Monday, February 6, 2017

Staycation in Motion, A+7: The Dog Thing

The place where we get the most push back about the Two Week Staycation is definitely over keeping dogs separate. I get it. I hate it, too. You always feel like you're not giving enough attention to someone. It's not easy. If it were easy, everyone would do it.

I can promise you that it's worth it, though.

There are many advantages to crating and rotating through at least the first week of having your new dog in your house, but there are two primary reasons to do it. First, it's the easiest way to get all the dogs in the house to get along. Smooth transitions count for a lot in the early days, both for resident animals, and the poor dog who has just had his world turned on it's head. It's hard to fix a bad first impression. If you do a proper Two Week Staycation with crate and rotate and only moving forward when the dogs say they're ready, and the dogs still don't get along, chances are that you have a poor placement - the incoming dog simply isn't going to fit in, and you'll be fighting nature to keep everyone happy.

My dogs, in all their overwhelming glory, have had more than a few guests in the house. They are very used to new dogs, and unless that new dog is a giant dick, the horde can get along with pretty much anyone. Abe was found in the same crate as several other dogs, and I have seen nothing to indicate that he doesn't have perfectly acceptable dog-dog manners. In short, I have no reason at all to think Abe wouldn't get along with the rest of the horde absolutely swimmingly. I'm actually pretty sure that once Abe is integrated with the rest of the dogs, his confidence is going to increase dramatically.

So why bother keeping them separate?

The answer is that crate and rotate is important for the incoming dog's mental health. While it may be true that Abe's confidence increases around other dogs, eventually, he will not be living with my dogs any longer. And if he borrows confidence from my dogs, that confidence will disappear with them. I find that shy dogs who are forced to develop their own confidence independent of other dogs end up more confident in the long run. I have exactly zero scientific evidence to back this up, but I do have a lot of experience. And my experience says that this might not be a huge edge, but it's an edge. And Abe could use all the extra help he can get. Could I require that Abe go to a home with another, confident dog? Sure. But each extra requirement narrows the group of qualified homes and makes Abe harder to place. I don't want to do that unless I absolutely have to. So I will help Abe develop a little extra courage to take with him to his next home.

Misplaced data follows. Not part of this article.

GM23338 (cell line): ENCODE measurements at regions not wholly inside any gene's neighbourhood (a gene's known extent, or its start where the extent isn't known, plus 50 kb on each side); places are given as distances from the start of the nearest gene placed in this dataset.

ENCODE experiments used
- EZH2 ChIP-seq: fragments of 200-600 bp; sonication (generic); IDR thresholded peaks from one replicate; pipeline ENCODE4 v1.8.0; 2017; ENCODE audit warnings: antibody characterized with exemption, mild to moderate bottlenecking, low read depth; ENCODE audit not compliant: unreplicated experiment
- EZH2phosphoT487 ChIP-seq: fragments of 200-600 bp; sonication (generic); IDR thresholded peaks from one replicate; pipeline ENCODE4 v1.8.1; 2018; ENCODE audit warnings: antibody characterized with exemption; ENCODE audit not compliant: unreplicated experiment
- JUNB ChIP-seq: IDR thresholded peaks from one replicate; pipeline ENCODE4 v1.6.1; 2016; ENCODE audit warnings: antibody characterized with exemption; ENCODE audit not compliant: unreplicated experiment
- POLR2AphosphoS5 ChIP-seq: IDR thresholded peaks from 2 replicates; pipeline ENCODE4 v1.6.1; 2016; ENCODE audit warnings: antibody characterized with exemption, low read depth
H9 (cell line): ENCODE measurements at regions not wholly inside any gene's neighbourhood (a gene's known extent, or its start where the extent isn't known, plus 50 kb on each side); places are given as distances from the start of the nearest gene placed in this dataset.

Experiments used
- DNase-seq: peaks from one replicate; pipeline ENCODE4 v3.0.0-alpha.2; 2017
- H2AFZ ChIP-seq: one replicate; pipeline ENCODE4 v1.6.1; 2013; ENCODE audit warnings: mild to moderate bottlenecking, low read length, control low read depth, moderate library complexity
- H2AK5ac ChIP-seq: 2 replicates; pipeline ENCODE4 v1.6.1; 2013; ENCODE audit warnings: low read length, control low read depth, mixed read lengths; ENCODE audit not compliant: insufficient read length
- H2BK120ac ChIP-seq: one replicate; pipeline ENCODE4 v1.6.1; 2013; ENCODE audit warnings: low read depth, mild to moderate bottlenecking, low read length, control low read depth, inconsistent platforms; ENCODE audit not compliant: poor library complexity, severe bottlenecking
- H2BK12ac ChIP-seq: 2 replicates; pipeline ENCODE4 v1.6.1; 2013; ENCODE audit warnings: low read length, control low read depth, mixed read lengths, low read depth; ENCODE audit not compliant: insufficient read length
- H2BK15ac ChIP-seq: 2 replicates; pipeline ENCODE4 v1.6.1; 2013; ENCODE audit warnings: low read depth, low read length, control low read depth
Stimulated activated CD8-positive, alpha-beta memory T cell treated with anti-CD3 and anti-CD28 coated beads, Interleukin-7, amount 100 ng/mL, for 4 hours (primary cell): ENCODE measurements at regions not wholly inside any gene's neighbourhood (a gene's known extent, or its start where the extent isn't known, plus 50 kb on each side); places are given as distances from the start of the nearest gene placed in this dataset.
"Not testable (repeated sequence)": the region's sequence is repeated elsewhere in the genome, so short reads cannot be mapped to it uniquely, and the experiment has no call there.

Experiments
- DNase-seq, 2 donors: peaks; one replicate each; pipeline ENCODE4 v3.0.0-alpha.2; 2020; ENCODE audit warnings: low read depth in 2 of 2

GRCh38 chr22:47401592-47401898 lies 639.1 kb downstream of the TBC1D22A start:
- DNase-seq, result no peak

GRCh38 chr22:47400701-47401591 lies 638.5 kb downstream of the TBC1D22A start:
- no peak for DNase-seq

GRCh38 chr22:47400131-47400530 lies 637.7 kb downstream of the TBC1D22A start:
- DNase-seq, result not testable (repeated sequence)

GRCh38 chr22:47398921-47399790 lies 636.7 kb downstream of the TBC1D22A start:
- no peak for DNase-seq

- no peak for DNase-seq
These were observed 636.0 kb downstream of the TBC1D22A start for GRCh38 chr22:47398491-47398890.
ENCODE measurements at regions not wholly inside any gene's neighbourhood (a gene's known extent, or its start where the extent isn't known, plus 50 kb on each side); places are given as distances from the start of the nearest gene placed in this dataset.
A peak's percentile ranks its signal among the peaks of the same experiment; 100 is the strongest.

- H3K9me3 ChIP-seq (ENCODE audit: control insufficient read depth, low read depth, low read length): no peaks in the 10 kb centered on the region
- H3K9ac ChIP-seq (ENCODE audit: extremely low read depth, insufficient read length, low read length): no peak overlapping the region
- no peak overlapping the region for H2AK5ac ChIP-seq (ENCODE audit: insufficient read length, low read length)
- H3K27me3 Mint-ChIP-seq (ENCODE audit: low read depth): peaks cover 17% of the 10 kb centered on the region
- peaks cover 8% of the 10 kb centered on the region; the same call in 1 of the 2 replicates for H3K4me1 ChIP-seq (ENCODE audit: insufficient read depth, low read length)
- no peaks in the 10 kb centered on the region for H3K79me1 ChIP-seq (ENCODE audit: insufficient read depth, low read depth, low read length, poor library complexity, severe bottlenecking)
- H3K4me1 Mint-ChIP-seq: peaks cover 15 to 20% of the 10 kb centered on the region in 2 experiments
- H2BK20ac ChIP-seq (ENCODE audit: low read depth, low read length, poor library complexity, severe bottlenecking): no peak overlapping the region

The other piece of Abe's mental health that I want to address without the interference of other dogs is human bonding. Human bonding is not something I typically encourage from with my foster dogs. They can bond with their new family, I'm just here to keep them alive until they go home. But Abe has never had a healthy relationship with a human being. And this was reflected in his shelter assessment: Abe scored very low on pro-social behavior. He didn't want much to do with us people. I want to know that Abe is capable of bonding with a person. Additionally, while Abe may not have other dogs in his new home, he will certainly have a person. If Abe can borrow courage from a person, he has a good chance of living a pretty happy, normal life.

And that's the part that I really care about.

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